Rent and buy signpost

Advice to managers looking to re-evaluate existing matting programs

According to the National Safety Council, there is a 1 in 119 chance that a person will die from falling. And the Bureau of Labor Statistics reports a 25 percent increase in fatal work injuries from slips, trips and falls between 2011 and 2016. With stats like this, it should come as no surprise that these accidental incidents are now the No. 3 cause of death in the United States.

In facilities, falls traditionally occur as a result of slippery or sticky floors, or the occasional trip hazard. In addition to a comprehensive floor care program, facility cleaning professionals should implement proper matting in an effort to increase floor safety.

To ensure matting programs help reduce accidents, Facility Cleaning Decisions asked manufacturers to weigh in on when managers should reevaluate their programs and outline any benefits to renting versus owning mats. Here are their responses.

How often should cleaning managers reevaluate their matting programs?

This is a moving target. Managers should keep current on new developments that could result in safer floors and keep an open mind regarding adopting new best practices. For example, when adhesive-backed absorbent mats were introduced, that was a real game changer. It changed the way many professionals think about floor safety.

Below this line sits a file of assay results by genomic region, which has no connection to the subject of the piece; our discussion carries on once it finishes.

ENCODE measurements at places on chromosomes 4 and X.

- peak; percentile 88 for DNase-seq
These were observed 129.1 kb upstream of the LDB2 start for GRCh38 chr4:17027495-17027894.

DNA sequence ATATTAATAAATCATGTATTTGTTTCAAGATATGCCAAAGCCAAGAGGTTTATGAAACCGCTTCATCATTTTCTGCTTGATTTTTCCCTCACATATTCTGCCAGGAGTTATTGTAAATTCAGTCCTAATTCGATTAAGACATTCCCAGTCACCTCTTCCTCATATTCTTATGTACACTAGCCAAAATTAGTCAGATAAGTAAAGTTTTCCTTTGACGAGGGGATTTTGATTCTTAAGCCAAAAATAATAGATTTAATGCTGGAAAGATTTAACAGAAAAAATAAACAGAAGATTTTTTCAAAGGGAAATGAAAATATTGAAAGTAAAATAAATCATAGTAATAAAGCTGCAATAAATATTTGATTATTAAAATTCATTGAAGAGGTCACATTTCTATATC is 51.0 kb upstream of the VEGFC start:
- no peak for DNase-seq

Also, managers need to track and keep accurate data on incidences of slips, trips and falls. If they see trends moving in the wrong direction, it’s time for a change. At a minimum, an evaluation of the efficacy of the current floor safety program should be done at least twice per year.
— Dan Silver, Vice President of Product Development, New Pig

I think it is important for cleaning managers to create a written audit to review their entry matting. The goal is to ensure that the matting is safe and effective. Are the mats in the right location (direct walk pattern)? Are the mats safe (no curled edging, no gaps)? Matting is designed to be a safety solution to minimize the risk of trips and falls. Should someone fall and legal action is the result, your legal team will want you to have a written journal that an ongoing analysis has be documented.
— Mitchell Saltzman, President, Proform

When reevaluating a matting program, purchasing decisions should be based on the level of traffic the facility receives on an ongoing basis, and whether that warrants a different type of mat.